Daily Mental Hygiene
It’s a common understanding that daily dental care such as brushing and flossing will reduce cavities and improve the health of your teeth and gums. Yet our brains, which I could argue are at least as important as our teeth, don’t get the same attention. People who are experiencing stress or strong emotions often acknowledge what they are feeling, but frequently they do nothing until they reach a critical point when they reach out for help.
Why are we encouraged to do our daily dental hygiene? To avoid cavities, losing teeth, and serious mouth pain. Daily Mental Hygiene is similar in that it can help you reduce strong emotions and mental pain, before you reach the breaking point.
I often use the analogy of a rain barrel with my clients. If you aren’t familiar with it, a rain barrel can capture rain from a drainpipe or other water source to keep it from draining into places where you don’t want it. If you don’t regularly drain the rain barrel, it will overflow and flow into unwanted areas.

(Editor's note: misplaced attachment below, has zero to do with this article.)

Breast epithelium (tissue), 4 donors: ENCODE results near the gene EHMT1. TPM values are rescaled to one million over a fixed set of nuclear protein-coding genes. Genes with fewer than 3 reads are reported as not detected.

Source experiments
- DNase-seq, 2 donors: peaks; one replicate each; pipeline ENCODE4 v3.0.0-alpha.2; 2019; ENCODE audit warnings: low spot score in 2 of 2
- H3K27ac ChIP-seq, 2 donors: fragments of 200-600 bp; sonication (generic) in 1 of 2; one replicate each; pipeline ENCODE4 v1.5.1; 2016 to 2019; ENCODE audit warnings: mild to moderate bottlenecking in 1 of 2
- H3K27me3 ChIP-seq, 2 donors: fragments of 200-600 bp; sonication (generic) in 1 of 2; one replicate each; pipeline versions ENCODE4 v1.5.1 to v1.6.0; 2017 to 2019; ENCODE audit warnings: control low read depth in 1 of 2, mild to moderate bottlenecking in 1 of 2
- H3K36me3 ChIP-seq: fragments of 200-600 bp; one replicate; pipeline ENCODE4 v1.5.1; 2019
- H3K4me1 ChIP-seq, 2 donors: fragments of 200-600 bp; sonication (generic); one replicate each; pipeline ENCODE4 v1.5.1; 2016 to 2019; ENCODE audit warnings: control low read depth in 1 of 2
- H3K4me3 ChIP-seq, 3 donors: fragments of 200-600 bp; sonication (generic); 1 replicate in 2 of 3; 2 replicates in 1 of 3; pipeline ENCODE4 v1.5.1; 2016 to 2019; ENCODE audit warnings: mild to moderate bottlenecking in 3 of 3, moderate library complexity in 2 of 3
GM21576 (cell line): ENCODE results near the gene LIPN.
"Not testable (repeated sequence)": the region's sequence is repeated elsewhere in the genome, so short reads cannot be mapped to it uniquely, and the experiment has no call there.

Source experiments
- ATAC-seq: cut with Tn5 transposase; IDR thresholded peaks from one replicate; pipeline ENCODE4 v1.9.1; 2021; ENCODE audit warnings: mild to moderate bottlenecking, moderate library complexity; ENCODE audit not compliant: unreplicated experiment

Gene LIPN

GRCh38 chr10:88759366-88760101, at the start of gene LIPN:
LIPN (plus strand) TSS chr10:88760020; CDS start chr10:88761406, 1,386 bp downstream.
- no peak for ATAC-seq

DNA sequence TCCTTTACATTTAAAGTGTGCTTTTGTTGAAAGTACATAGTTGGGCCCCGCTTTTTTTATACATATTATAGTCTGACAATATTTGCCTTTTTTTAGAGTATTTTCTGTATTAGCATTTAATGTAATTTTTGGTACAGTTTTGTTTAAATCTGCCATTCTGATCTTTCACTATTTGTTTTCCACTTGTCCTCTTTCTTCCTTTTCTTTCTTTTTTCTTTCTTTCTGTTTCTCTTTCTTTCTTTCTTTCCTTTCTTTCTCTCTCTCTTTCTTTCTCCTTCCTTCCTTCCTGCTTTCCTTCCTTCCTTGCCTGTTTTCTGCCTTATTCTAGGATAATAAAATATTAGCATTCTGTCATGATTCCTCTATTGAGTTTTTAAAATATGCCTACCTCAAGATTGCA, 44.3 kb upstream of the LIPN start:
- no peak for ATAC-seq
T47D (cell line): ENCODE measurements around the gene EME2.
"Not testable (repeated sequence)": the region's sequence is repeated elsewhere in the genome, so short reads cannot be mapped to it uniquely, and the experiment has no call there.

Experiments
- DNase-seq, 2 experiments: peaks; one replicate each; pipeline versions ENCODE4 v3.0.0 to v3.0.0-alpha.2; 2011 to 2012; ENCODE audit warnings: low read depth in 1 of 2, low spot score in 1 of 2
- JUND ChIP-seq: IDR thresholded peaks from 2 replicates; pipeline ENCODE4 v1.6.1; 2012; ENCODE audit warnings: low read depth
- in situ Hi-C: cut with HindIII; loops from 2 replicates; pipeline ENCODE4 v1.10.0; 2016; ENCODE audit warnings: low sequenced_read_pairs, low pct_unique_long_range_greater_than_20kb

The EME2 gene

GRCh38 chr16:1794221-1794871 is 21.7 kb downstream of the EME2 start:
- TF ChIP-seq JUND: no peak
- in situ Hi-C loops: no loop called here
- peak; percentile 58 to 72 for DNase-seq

Stress is similar in the way it affects us. If you don’t regularly spend time relieving your anxiety, it can overflow like that “rain barrel” and affect your life in significant ways. Your mental and emotional health is important and you don’t want to reach a breaking point such as an outburst or argument with your partner about something small that wouldn’t normally bother you.
Daily Mental Hygiene is something to consider as a way to relieve those strong feelings before you reach a breaking point. Why not start your own Mental Hygiene regimen? It doesn’t have to take much time. Consider doing it in the morning and evening before or after you do your dental hygiene. Maybe try it after you arrive at work, before you get out of your car. Experiment and find out what works for you.
There is plenty of information on the web about ways to reduce anxiety and improve your emotional health. Common recommendations are things like:
Reduce your caffeine intake.
Get enough sleep.
Interact with people -- have a conversation.
Read a book.
Notice your surroundings.
Listen to music.
Take some slow deep breaths.
The last, "Take some slow deep breaths", is my favorite because you can do it almost any place and at any time, even in a business meeting or during an argument with your spouse. Research shows that slow deep belly breaths can significantly reduce the physical symptoms of stress (such as blood pressure and heart rate). And once you get in the habit of it, you may find yourself automatically doing it during times of stress.
Here is a link to a cute Sesame Street video about breathing: Elmo "Belly Breathe" song.